Martyn Paterson
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Martyn Paterson - Moray Sea School, Burghead Scotland, 1970

As a sixteen year old Police cadet in the Midlands I attended the one month course in the north of Scotland in January and yes, it was cold. My group was a mixture or army recruits, cadets and industry apprentices and there were several from borstals in Dundee and Glasgow. They taught us a very different Scottish.

There were early morning cold showers and the instructors counted slowly to twenty or sometimes thirty seconds to make sure we were awake. I remember long straight runs through pine forests returning with a slog through the sand along the beach. I remember the sailing lessons out in the cold sea, with just four minutes they said before unconsciousness would take anyone who fell overboard. And i remember we rowed more often than we sailed in these open boats.

I remember doing the weather reports each morning, the circuit course with its big wall that required teamwork to overcome and the pub and whiskey distillery in tantalising sight. I remember the expedition into snow-covered mountains in Glen Affric with ice axes and snow cabe making. I remember how we were taken be closed truck and droped off individually at different points where we had to make an overnight bivouac (nothing in our pockets and a small amount of food). We had to work out our location and follow our maps back to the school alone.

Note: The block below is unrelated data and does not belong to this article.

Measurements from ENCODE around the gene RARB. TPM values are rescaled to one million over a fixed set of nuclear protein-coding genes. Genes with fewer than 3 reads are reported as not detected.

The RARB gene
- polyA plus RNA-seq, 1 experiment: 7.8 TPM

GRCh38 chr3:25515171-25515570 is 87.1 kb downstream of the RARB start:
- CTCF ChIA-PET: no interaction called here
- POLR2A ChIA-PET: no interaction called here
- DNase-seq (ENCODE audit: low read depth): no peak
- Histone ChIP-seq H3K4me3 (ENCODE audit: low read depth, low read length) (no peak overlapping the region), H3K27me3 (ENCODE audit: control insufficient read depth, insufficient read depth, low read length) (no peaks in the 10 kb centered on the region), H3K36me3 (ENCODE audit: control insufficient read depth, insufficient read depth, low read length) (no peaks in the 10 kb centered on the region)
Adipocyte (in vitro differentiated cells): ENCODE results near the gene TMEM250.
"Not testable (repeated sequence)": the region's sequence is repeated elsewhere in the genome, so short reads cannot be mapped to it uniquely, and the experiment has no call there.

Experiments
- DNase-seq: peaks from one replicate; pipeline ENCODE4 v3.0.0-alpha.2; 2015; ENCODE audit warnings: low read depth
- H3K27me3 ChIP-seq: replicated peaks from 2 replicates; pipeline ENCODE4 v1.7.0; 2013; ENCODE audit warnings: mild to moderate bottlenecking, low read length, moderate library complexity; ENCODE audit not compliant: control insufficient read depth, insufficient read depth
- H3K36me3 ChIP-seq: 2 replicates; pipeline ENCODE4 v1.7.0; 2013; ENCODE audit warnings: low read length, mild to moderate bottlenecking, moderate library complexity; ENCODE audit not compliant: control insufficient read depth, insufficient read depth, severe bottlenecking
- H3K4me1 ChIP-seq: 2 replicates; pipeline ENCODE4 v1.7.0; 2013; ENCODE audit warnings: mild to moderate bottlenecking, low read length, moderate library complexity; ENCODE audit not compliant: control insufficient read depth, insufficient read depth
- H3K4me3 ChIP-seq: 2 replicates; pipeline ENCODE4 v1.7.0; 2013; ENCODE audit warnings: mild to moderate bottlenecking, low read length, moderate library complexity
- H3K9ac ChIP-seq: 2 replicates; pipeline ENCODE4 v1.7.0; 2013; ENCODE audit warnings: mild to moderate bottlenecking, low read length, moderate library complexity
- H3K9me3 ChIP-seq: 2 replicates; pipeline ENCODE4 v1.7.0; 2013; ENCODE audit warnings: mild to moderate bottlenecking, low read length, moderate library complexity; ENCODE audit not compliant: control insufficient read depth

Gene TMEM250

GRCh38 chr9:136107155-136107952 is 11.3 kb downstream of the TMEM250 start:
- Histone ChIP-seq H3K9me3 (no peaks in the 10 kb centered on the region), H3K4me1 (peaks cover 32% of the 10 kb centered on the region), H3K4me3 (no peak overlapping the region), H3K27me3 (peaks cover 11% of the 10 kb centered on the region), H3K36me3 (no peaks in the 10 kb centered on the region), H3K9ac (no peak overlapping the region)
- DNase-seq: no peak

I remember working at the Inverness mental care facility where Douglas Bader, inventor of the 'bouncing bomb' used by the Dambusters was a patient. Immaculately dressed and with a fresh flower in his lapel each day. I remember the cameraderie, the friendships, the fact that despite our differences and backgrounds we had to work together and remember my group of misfits defying the odds and winning the circuit training finals. I remember the honesty shown by those who refused to accept their badge because in their minds they hadn't followed the rules.. I remember it as if it was yesterday with a great respect for the traing staff and a great fondness. Clear as day nearly sixty years later.